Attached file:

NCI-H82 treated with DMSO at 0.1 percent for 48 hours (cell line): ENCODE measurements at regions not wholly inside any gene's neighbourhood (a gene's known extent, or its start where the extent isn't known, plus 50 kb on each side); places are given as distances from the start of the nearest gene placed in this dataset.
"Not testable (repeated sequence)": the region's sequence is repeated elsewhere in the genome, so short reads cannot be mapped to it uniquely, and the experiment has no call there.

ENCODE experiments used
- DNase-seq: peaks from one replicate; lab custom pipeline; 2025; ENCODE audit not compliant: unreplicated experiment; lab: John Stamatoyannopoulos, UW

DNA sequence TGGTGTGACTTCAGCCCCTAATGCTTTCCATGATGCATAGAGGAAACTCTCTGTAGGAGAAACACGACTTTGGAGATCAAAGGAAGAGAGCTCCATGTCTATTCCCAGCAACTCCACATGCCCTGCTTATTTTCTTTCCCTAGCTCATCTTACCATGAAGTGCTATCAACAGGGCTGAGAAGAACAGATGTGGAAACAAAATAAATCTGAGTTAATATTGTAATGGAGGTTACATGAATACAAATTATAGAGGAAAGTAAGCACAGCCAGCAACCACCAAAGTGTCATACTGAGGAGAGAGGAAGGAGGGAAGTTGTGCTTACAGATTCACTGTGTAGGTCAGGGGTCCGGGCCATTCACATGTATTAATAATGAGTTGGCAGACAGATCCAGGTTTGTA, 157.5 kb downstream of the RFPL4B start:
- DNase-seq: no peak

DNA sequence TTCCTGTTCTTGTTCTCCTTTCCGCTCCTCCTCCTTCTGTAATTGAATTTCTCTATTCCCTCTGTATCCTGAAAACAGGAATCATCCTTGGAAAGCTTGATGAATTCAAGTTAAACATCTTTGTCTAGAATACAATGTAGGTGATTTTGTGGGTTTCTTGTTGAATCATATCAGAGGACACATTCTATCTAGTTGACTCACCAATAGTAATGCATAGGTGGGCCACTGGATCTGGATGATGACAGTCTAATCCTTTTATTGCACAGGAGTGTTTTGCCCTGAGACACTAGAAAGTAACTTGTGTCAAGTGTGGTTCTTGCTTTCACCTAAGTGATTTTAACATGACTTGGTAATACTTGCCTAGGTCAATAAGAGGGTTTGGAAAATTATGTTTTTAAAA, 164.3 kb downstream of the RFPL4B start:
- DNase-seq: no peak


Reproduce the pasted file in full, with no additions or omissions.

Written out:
NCI-H82 treated with DMSO at 0.1 percent for 48 hours (cell line): ENCODE measurements at regions not wholly inside any gene's neighbourhood (a gene's known extent, or its start where the extent isn't known, plus 50 kb on each side); places are given as distances from the start of the nearest gene placed in this dataset.
"Not testable (repeated sequence)": the region's sequence is repeated elsewhere in the genome, so short reads cannot be mapped to it uniquely, and the experiment has no call there.

ENCODE experiments used
- DNase-seq: peaks from one replicate; lab custom pipeline; 2025; ENCODE audit not compliant: unreplicated experiment; lab: John Stamatoyannopoulos, UW

DNA sequence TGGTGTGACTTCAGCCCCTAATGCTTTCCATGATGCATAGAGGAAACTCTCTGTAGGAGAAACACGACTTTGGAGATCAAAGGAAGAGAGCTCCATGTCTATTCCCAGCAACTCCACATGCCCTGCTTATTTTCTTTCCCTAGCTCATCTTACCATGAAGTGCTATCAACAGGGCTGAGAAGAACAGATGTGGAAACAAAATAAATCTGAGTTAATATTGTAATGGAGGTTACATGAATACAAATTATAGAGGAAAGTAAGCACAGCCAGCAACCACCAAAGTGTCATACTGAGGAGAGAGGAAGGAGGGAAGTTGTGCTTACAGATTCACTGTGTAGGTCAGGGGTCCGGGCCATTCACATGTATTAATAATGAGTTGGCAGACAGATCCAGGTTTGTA, 157.5 kb downstream of the RFPL4B start:
- DNase-seq: no peak

DNA sequence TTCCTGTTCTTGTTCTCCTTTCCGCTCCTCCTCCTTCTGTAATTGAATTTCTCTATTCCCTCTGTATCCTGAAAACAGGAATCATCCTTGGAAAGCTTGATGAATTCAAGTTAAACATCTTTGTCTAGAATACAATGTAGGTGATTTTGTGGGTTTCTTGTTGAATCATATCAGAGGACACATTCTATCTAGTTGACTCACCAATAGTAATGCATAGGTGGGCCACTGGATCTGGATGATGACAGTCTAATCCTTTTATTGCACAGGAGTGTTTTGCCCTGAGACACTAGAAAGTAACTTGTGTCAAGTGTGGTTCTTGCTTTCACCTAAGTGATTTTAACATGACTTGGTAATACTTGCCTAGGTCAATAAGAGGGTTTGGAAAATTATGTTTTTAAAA, 164.3 kb downstream of the RFPL4B start:
- DNase-seq: no peak